Comparing SharePoint Designer 2007 and Visual Studio 2005 Designer

SharePoint Designer 2007 workflows are also referred to as no-code workflows. All activities used within a SharePoint Designer 2007 workflow are well-known safely registered libraries that already have been deployed on the server.


A safely registered library is a .NET assembly that is registered as an entry on the SharePoint virtual server Web.config <SafeControls> list. Detailed information about this topic can be found in Chapter 31, "Administrating Code Access Security."

SharePoint Designer 2007 does not allow you to create your own activities, although it is able to generate raw XOML data, which is stored on the SharePoint server. During workflow execution time, the XOML data is interpreted by the runtime engine, which ensures that all activities used within a workflow are marked as safe. It is possible to use custom activities that are created using Visual Studio 2005, as opposed to using one of the predefined activities. Such activities have to be marked on the SharePoint virtual server as being safe.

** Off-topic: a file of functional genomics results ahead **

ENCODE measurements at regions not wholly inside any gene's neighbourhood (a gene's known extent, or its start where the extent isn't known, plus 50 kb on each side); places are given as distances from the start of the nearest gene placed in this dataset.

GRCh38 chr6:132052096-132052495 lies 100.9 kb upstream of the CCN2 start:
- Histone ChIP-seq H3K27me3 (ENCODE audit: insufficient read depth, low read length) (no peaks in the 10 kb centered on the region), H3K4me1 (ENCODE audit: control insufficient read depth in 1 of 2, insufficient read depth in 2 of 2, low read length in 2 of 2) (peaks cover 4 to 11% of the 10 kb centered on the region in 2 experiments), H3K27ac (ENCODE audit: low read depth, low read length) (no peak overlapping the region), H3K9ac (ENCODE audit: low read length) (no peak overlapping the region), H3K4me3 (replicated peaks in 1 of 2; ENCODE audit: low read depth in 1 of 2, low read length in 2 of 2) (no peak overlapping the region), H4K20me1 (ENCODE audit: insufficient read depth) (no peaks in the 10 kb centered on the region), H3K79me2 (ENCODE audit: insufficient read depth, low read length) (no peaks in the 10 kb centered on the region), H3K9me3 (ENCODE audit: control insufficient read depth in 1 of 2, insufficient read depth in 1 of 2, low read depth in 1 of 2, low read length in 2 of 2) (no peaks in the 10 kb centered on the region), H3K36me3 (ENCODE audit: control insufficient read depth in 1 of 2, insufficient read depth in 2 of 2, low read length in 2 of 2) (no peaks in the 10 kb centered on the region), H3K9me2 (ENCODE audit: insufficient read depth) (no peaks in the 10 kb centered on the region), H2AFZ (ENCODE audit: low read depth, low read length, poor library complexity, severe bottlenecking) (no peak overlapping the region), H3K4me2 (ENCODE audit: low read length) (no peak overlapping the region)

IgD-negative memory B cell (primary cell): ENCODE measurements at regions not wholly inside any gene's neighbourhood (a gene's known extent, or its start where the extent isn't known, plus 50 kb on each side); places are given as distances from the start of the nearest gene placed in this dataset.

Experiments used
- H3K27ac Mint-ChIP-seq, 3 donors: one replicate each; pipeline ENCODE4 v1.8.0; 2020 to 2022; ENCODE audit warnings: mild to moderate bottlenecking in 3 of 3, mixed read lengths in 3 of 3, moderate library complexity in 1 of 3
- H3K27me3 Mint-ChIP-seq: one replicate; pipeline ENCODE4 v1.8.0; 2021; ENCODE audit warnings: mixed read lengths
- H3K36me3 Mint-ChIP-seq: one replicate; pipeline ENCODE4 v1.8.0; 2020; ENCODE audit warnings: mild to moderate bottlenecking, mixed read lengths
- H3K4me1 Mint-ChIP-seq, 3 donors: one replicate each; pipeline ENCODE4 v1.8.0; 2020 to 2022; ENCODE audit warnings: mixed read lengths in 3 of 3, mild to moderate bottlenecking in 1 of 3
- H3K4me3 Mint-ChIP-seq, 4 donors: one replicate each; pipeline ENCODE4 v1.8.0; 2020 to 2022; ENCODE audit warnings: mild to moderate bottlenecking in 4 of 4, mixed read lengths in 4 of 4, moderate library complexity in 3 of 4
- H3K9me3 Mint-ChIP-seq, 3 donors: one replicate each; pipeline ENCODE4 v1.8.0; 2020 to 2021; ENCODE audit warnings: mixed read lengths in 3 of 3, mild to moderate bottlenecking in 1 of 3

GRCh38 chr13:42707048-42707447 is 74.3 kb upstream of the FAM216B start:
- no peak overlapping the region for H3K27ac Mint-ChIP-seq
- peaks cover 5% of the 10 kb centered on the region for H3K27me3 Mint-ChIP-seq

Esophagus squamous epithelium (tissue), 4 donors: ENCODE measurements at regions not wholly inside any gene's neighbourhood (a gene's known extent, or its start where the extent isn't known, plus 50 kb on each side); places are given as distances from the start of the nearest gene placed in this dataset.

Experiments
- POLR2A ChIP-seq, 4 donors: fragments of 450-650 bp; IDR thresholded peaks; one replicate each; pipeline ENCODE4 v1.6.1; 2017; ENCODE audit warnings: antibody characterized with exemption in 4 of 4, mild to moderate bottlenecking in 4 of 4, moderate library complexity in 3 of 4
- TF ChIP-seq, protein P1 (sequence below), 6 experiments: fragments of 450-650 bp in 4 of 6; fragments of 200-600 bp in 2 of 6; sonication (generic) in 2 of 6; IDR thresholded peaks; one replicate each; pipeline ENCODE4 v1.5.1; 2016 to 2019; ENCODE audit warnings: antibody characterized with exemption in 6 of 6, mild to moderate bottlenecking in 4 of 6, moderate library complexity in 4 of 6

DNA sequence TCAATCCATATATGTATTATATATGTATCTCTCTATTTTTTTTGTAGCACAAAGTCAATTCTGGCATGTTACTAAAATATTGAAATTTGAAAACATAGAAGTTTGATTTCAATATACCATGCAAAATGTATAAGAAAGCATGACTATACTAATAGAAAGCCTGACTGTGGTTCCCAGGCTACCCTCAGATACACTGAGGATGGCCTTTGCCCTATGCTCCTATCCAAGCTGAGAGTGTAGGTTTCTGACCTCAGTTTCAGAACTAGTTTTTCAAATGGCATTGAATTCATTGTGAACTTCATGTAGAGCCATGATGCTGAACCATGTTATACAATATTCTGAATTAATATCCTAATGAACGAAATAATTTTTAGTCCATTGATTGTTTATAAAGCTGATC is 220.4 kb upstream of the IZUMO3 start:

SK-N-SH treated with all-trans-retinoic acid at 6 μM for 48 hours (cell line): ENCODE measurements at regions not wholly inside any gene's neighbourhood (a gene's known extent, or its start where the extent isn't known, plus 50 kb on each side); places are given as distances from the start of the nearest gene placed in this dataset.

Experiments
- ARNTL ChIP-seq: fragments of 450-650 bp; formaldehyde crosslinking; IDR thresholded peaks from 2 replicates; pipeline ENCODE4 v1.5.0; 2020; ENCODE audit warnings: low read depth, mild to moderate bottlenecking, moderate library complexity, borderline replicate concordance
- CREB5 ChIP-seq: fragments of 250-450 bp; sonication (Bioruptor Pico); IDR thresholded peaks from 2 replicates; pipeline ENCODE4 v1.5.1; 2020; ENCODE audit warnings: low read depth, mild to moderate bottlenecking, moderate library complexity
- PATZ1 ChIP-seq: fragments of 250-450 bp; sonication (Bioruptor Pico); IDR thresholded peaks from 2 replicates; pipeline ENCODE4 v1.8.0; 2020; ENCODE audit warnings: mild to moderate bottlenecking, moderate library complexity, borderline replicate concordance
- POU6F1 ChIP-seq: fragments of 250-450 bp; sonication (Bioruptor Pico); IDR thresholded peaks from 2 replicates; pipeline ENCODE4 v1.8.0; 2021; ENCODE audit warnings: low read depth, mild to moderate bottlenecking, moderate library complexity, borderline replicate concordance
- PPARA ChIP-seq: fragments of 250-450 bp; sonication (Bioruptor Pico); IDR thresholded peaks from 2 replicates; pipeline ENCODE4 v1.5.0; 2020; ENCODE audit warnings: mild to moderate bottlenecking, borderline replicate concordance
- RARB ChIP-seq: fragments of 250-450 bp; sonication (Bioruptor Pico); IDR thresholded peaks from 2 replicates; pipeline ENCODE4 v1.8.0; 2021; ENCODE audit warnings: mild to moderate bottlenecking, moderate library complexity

What Is the Same

Visual Studio 2005 Designer and SharePoint Designer 2007 both offer the following capabilities:

  • You can create workflows for SharePoint Designer 2007.

  • A workflow markup file is generated. If you are using SharePoint Designer, a workflow markup file is generated after selecting and configuring the conditions and actions for a workflow. The workflow markup file is generated as soon as you click the Finish button of the Workflow Designer Wizard. Visual Studio 2005 Designer has a graphical tool that helps to create the workflow markup file. Visual Studio 2005 Designer lets you create a graphical model representing the workflow, and the workflow markup file is generated based on this representation.

  • Workflows can be started based on certain events, such as the creation of a new document, and they can also be started manually. You can define multiple initiation forms that gather information from users. Initiation forms are displayed when users manually start a workflow on a SharePoint item.

  • You can use custom forms for users to interact with SharePoint tasks.

The following three types of forms are used in SharePoint Designer 2007 workflows: